Thunnus thynnus, the Atlantic Bluefin Tuna, is a species of tuna variously known as the Northern Bluefin Tuna (mainly when including Pacific bluefin as a subspecies), Giant Bluefin Tuna (for individuals exceeding 150 kg), and formerly as the Tunny. Atlantic Bluefin Tunas are native to both the western and eastern Atlantic Ocean, as well as the Mediterranean Sea. They have become extinct in the Black Sea.
The genus Thunnus belongs to the family Scombridae, order Scombriformes, class Actinopterygii, phylum Chordata and kingdom Animalia.
Thunnus thynnus is a close relative of the other two bluefin tuna species – the Pacific Bluefin Tuna (Thunnus orientalis) and the Southern Bluefin Tuna (Thunnus maccoyii). It is also a distant relative to the other large tunas of the genus Thunnus – the Bigeye Tuna (Thunnus obesus) and the Yellowfin Tuna (Thunnus albacares). For many years, the Pacific and Atlantic bluefin tuna species were considered the same, or subspecies, and referred to as the ‘Northern Bluefin Tuna’.
The body of the Atlantic Bluefin Tuna is rhomboidal in profile and robust. The head is conical and the mouth rather large. The head contains a ‘pineal window’ that allows the fish to navigate over its multiple thousands-of-miles range.
The colour of Thunnus thynnus is dark blue above and grey below, with a gold coruscation covering the body and bright yellow caudal finlets. Bluefin tuna can be distinguished from other family members by the relatively short length of their pectoral fins. Their livers have a unique characteristic in that they are covered with blood vessels (striated). In other tunas with short pectoral fins, such vessels are either not present or present in small numbers along the edges.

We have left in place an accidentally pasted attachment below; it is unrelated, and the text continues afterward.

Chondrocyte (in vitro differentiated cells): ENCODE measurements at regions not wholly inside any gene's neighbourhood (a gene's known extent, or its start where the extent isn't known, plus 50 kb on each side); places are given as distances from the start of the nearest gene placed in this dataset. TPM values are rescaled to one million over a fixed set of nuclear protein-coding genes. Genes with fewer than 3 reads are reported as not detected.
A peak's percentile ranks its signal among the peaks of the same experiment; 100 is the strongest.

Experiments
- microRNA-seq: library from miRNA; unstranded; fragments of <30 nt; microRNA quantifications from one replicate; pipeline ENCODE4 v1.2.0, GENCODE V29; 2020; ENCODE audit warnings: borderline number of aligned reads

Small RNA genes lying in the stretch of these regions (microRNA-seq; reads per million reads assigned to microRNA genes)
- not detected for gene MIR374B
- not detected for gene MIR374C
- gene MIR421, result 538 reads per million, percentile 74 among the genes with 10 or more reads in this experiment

Atlantic Bluefin Tuna reach maturity relatively quickly, and in approximately 15 years of age, fully mature adult specimens average 2 to 2.5 metres long and weigh around 250 kg. However, Thunnus thynnus may exceed 900 kg in weight and live up to 50 years.
The Atlantic Bluefin Tuna possesses enormous muscular strength, which it channels through a pair of tendons to its lunate-shaped caudal fin for propulsion. In contrast to many other fish, the body stays rigid while the tail flicks back and forth, increasing stroke efficiency. It also has a very efficient circulatory system. It possesses one of the highest blood-haemoglobin concentrations among fish, which allows it to efficiently deliver oxygen to its tissues; this is combined with an exceptionally thin blood-water barrier to ensure rapid oxygen uptake.
To keep its core muscles warm, which are used for power and steady swimming, the Thunnus thynnus uses countercurrent exchange to prevent heat from being lost to the surrounding water. Heat in the venous blood is efficiently transferred to the cool, oxygenated arterial blood entering a rete mirabile. While all members of the tuna family are warm-blooded, the ability to thermoregulate is more highly developed in the Atlantic Bluefin Tuna than in any other fish. This allows them to seek food in the rich but chilly waters of the North Atlantic.
The Atlantic Bluefin Tuna typically hunts small fish such as sardines, herring, and mackerel, and invertebrates such as squid and crustaceans. It dives to depths of 500 metres and can reach speeds of 64 km/h.
Female Atlantic Bluefin Tuna are thought to produce up to 30 million eggs. They spawn in two widely separated areas. One spawning ground exists in the western Mediterranean, particularly in the area of the Balearic Islands. Their other important spawning ground is the Gulf of Mexico.
Thunnus thynnus group together in large concentrations to spawn, and at such times are highly vulnerable to commercial fishing. This is particularly so in the Mediterranean, where the groups of spawning bluefins can be spotted from the air by light aircraft and purse seines directed to set around the schools.
The photo of these Atlantic Bluefin Tunas was taken at a depth of 30m at Reqqa Point on Gozo’s north coast.
Photo taken by Brian Azzopardi